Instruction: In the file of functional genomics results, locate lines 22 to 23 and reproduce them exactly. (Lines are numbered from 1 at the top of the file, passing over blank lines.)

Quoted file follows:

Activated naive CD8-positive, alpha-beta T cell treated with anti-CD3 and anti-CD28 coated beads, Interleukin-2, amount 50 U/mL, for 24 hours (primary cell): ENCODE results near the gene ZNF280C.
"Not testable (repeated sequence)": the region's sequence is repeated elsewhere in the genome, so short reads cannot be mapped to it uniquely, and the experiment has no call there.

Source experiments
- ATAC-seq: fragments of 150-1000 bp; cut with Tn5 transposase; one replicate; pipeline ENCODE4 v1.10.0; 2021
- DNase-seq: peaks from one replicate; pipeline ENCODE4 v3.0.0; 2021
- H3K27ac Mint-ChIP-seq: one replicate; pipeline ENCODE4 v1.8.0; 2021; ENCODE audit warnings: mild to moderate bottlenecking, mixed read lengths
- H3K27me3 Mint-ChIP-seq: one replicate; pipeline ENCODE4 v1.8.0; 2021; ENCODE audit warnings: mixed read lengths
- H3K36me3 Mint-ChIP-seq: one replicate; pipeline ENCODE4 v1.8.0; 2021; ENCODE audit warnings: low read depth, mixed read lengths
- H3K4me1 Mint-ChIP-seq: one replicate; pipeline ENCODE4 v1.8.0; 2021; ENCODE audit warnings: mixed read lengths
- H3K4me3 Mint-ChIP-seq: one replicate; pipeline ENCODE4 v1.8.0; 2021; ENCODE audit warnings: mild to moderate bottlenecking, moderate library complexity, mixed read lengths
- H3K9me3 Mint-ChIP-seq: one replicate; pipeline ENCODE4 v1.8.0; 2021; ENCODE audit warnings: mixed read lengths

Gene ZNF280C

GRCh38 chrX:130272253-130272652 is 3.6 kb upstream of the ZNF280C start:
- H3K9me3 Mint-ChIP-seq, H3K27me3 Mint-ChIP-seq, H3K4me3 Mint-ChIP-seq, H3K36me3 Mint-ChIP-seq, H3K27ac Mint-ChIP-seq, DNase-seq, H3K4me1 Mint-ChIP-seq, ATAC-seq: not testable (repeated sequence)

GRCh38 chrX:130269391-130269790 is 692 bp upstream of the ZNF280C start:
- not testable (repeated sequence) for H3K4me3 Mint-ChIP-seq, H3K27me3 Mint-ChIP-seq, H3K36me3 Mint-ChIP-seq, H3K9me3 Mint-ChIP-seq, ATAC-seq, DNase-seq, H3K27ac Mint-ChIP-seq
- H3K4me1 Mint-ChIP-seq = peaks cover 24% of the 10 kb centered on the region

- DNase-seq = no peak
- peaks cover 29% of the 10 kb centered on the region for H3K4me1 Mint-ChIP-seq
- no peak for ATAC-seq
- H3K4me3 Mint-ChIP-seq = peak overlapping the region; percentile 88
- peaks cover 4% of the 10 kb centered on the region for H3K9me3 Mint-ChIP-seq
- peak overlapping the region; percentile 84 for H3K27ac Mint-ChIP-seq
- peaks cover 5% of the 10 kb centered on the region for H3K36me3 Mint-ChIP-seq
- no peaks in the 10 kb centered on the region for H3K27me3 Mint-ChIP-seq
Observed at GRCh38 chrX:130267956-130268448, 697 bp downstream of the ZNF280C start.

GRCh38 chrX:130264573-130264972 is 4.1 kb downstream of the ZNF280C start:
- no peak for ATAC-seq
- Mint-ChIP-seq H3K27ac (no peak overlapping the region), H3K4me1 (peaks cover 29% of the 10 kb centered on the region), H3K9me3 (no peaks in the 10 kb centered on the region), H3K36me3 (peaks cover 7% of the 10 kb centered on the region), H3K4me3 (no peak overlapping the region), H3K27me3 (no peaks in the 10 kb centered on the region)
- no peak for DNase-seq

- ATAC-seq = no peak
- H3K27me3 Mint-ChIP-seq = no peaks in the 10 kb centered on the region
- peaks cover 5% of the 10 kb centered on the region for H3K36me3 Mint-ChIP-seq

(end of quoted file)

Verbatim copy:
- peaks cover 4% of the 10 kb centered on the region for H3K9me3 Mint-ChIP-seq
- peak overlapping the region; percentile 84 for H3K27ac Mint-ChIP-seq